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A Sourcebook for the Worldwide Discovery of a Creative Organic Universe
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Recent Additions: New and Updated Entries in the Past 60 Days
Displaying entries 46 through 60 of 77 found.


Earth Life Emergence: Development of Body, Brain, Selves and Societies

Earth Life > Nest > Symbiotic

West-Eberhard, Mary Anne. Modularity as a Universal Emergent Property of Biological Traits. Journal of Experimental Zoology B. Online November, 2019. In another response to John Bonnerís call to revise evolutionary theory due to major transitions, the senior Smithsonian Tropical Research Institute, University of Costa Rica field and theoretical biologist extols the formative importance of natureís structural preference for a scale of self-contained whole units nested within larger, bounded entities. This deep propensity is then seen to serve all manner of biological features and viabilities.

Earth Life > Nest > Societies

Papageorgiou, Danai, et al. The Multilevel Society of a Small-Brained Bird. Current Biology. 29/21, 2019. Seven researchers mainly at MPI Animal Behavior including Iain Couzin, along with Brendah Nyaguthii at the University of Eldoret, Kenya, quantify how even ground-dwelling avians form typical complex viable groupings with many interactive members. The work merited a N, Y. Times science review Tiny Brains Donít Stop These Birds from Having a Complex Society by Elizabeth Preston on Nov. 4, 2019. We also cite as an example of how all manner of creatures take to this similar communal form, as if due to and exemplifying an independent structural source.

Animal societies can be organized in multiple hierarchical tiers. Such multilevel societies, where stable groups move together through the landscape, associating with specific other groups, are thought to represent one of the most complex forms of social structure in vertebrates. Here, we provide detailed quantitative evidence for the presence of a multilevel society in a small-brained bird, the vulturine guineafowl (Acryllium vulturinum). We demonstrate that this species lives in large, multi-male, multi-female groups. (Abstract)

Earth Life > Nest > Societies

Sosna, Matthew, et al. Individual and Collective Encoding of Risk in Animal Groups. Proceedings of the National Academy of Sciences. 116/20556, 2019. A seven person group from Princeton, University of Pennsylvania, Arizona State (Bryan Daniels), Humboldt University and MPI Animal Behavior (Iain Couzin) well quantify that a dynamic mutual interactivity of member creatures within their overall flock, troop, clan,, pod or herd and serves an optimum survival. Each entity is seen to possess a vital degree of autonomy and liberty rather than subservience to a communal totality. Once again, a complementary, ubuntu-like reciprocity seems to prevail across Metazoan species.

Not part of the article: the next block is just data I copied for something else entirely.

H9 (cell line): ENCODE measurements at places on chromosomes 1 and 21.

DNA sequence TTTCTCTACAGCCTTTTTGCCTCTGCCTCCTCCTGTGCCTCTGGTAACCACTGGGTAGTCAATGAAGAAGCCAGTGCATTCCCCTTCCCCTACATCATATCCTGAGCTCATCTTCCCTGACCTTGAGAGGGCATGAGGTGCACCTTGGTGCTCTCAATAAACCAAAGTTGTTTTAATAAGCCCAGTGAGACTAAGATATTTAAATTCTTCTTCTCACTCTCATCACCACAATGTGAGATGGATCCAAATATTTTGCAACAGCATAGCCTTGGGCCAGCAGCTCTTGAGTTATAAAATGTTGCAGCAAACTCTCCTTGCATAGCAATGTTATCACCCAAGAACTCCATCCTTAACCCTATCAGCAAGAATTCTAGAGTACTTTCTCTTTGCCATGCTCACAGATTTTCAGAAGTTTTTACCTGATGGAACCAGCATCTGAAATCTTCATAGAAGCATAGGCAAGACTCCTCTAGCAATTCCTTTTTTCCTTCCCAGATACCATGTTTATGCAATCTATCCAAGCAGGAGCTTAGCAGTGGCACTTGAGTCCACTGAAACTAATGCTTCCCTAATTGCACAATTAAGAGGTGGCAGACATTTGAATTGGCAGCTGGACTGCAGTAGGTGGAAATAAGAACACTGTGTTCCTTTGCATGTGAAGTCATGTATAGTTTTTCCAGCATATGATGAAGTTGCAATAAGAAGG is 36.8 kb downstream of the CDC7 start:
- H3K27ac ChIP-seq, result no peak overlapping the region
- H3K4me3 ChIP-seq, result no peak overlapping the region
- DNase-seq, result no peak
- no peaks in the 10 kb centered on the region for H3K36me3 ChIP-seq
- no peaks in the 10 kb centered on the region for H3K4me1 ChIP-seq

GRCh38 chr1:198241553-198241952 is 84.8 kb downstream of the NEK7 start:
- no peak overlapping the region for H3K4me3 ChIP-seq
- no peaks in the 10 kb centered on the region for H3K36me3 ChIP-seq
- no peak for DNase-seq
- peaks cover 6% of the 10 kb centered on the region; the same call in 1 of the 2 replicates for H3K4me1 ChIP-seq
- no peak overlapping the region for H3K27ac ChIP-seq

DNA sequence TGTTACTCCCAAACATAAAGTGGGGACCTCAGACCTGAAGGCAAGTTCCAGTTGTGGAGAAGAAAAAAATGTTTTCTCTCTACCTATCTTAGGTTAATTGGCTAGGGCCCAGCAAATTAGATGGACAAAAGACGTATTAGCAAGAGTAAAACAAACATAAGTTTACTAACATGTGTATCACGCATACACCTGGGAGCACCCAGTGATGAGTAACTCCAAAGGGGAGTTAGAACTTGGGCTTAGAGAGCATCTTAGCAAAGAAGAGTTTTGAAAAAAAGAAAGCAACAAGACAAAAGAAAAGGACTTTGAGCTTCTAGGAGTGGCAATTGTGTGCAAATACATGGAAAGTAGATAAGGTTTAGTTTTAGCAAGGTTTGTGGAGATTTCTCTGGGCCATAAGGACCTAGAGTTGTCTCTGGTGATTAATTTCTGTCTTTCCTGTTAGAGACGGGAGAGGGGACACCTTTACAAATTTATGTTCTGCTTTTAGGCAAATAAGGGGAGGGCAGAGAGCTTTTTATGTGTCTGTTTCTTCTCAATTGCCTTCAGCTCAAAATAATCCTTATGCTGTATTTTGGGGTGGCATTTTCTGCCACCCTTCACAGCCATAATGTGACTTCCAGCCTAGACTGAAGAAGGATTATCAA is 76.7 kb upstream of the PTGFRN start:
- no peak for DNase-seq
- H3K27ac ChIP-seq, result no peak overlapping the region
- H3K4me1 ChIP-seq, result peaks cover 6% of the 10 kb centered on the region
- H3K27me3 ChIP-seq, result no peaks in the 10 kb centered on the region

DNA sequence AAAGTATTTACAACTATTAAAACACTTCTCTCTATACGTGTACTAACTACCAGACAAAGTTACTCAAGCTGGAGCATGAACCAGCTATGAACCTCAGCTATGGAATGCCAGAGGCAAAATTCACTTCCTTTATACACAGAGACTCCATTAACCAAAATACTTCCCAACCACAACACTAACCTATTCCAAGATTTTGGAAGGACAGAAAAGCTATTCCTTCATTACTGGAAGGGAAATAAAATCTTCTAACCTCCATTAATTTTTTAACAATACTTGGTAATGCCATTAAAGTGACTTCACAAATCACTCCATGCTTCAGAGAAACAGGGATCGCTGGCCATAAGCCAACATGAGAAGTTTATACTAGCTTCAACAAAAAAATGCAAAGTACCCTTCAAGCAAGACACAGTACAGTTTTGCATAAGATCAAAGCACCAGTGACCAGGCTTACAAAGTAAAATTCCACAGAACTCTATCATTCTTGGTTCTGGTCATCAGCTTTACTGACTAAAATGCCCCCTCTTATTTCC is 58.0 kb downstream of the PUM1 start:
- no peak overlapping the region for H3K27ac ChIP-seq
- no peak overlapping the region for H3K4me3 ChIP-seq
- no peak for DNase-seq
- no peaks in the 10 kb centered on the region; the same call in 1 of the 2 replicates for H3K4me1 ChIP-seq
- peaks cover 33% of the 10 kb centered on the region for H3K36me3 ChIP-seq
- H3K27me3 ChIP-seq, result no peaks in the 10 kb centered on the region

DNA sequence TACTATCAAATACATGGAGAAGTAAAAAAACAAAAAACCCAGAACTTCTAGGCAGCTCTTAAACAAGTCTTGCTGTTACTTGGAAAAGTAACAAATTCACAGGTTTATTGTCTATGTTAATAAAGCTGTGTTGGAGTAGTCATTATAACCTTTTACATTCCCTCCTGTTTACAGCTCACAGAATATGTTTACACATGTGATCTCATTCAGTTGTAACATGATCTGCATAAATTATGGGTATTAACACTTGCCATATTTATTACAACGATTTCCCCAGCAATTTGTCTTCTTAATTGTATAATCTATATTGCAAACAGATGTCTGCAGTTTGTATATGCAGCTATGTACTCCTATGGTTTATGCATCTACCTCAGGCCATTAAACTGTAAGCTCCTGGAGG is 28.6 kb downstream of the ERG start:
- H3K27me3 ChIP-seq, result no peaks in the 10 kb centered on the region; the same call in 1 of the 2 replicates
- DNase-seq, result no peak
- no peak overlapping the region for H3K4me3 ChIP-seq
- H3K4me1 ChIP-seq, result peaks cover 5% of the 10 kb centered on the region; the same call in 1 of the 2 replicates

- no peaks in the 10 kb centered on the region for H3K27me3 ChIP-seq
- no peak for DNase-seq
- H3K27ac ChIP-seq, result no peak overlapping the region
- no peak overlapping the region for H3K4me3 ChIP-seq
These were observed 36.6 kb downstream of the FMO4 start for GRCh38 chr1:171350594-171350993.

Many biological systems exhibit an emergent ability to process information about their environment. This collective cognition occurs due to the behavior of components and of their interactions, yet the relative importance of the two is often hard to disentangle. Here, we combined experiments and modeling to study how fish schools encode information about the external environment. We find that risk is mainly encoded in the physical structure of groups, which individuals modulate to augment or dampen behavioral cascades. We show that this modulation causes overall reactions to spread and allows collective systems to be responsive to their environments. (Abstract)

Earth Life > Nest > Societies

Vannier, Jean, et al. Collective Behavior in 480 Million Year Old Trilobite Arthropods from Morocco. Nature Scientific Reports. 9/14941, 2019. Into this worldwise 21st century, a nine person French, Swiss and Moroccan team reconstruct how even these early invertebrates can be found to possess a sociality which served both individual and group survival. Today however, as public strife roils France, North Africa, and far beyond, how might such ancient forebears teach and guide us altogether to live in viable, mutually caring communities?

Interactions and coordination between conspecific individuals have produced a remarkable variety of collective behaviours. This co-operation occurs in vertebrate and invertebrate animals and is well expressed in the group flight of birds, fish shoals and highly organized activities of social insects. How individuals interact to constitute group-level patterns has been studied in extant animals through functional and theoretical approaches. Here monospecific linear clusters of trilobite arthropods from the lower Ordovician are interpreted as a societal activity due to hydrodynamic cues in detected by motion and touch sensors, or from reproduction behaviour as sexually mature conspecifics migrate to spawning grounds. This study confirms that collective groupings have an ancient origin and throughout the Cambrian-Ordovician interval. (Abstract excerpt)

Earth Life > Sentience > Brain Anatomy

Aboitiz, Francisco and Juan Montiel. Morphological Evolution of the Vertebrate Forebrain: From Mechanical to Cellular Processes. Evolution & Development. 21/6, 2019. While relative brain anatomies vary with the animal classes, Chilean neuroscientists (search) add another report of the presence of consistent, homologous features. Thus, one may speak of a genetically based neurogenesis as life proceeds to evolve and develop from its earliest rudiments to our socially inquisitive selves.

Although the cerebral hemispheres are among the defining characters of vertebrates, each class is characterized by a different anatomical organization of this structure, which has become problematic for comparative neurobiology. In this article, we discuss some mechanisms involved in the generation of morphological divergence, based on spatial constraints for neurogenesis, mechanical forces generated by increasing neuronal numbers during development, and cellular strategies used by each group to overcome these limitations. We expect this view to help unify the diverging vertebrate brain morphologies into general, simple mechanisms that can establish homologies across groups. (Abstract)

Earth Life > Sentience > Brain Anatomy